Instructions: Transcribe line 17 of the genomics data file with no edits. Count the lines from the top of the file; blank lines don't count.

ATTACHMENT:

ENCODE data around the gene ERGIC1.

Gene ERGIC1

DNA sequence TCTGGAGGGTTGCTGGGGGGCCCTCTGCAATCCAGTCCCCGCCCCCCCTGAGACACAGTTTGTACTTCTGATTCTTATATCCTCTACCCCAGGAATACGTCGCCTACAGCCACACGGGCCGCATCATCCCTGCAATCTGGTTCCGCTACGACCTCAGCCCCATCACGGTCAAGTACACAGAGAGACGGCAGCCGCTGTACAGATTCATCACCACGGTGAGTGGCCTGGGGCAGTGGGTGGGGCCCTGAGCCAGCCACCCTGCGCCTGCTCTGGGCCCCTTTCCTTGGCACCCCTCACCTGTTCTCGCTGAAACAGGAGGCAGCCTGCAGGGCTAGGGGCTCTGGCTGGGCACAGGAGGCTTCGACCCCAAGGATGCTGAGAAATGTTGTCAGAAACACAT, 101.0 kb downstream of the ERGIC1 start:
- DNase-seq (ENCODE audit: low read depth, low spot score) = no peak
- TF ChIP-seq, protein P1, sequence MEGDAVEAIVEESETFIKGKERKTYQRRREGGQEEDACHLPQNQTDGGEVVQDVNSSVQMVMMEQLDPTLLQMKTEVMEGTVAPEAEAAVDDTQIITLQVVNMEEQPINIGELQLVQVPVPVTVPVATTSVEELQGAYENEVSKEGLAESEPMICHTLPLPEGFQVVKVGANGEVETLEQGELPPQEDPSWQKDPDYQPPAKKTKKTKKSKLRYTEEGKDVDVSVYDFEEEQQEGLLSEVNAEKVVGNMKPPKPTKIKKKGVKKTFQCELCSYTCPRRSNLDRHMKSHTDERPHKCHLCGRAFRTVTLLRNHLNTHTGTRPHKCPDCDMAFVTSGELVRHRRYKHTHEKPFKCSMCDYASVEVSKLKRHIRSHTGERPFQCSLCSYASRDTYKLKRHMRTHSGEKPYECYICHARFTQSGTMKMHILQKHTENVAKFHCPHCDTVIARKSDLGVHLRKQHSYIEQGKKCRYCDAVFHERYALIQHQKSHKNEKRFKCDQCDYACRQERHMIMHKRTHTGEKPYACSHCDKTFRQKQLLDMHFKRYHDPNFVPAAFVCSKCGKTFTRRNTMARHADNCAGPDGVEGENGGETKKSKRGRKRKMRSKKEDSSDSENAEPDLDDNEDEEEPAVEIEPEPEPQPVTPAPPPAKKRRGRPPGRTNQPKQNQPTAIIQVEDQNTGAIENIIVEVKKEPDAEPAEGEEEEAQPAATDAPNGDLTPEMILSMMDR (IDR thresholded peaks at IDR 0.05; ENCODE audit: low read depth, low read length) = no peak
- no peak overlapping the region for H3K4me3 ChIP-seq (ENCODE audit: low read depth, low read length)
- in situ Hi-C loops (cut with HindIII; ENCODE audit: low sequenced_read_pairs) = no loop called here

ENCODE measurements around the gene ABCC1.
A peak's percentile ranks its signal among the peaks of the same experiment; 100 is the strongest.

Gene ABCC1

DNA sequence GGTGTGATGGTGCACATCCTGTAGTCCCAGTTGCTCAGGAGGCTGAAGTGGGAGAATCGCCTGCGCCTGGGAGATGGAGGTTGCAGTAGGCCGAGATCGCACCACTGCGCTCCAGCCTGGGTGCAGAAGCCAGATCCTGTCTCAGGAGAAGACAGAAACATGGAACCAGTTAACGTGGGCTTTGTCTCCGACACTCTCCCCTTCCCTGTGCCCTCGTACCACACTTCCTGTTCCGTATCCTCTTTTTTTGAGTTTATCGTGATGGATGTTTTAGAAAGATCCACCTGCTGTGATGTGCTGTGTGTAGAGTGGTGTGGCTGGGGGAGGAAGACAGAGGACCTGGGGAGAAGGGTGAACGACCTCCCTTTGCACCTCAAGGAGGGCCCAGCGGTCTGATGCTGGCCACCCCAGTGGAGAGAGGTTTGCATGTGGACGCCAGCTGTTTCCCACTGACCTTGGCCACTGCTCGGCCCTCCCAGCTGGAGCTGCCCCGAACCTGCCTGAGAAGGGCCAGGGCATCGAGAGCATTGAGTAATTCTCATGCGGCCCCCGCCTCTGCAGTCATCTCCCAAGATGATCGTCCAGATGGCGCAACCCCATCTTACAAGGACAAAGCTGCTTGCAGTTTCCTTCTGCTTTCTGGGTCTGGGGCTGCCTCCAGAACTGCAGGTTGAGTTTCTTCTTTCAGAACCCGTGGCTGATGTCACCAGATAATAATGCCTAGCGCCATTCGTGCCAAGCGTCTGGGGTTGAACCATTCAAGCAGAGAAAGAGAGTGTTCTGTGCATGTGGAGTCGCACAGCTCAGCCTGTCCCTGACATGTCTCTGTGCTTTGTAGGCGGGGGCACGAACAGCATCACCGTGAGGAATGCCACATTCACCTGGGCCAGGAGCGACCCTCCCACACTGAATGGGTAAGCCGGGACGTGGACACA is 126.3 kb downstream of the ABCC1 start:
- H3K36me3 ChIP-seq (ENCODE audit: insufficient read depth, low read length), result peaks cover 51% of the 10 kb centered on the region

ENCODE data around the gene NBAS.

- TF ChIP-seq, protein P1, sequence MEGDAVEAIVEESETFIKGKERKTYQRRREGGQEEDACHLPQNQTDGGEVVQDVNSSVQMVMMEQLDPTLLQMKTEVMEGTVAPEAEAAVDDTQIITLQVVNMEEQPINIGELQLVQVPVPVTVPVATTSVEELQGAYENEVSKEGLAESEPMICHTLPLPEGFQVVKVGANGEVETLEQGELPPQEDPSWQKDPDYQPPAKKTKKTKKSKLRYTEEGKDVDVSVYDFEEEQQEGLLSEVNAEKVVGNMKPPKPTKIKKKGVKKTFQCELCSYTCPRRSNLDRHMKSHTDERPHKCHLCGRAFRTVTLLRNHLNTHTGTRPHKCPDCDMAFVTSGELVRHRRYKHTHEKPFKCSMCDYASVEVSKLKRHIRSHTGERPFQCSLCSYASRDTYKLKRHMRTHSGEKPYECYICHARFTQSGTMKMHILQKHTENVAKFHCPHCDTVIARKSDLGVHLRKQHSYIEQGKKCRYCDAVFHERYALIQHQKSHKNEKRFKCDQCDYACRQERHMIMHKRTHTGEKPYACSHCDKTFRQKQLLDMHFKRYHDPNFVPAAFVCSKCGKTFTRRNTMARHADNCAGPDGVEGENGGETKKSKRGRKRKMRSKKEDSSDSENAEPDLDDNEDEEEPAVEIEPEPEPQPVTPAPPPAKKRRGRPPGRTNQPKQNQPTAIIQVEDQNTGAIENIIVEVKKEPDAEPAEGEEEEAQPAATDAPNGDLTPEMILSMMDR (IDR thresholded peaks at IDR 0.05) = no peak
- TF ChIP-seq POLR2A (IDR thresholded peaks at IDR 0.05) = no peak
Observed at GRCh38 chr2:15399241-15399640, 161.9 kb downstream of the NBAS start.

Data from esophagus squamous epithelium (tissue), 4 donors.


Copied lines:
Data from esophagus squamous epithelium (tissue), 4 donors.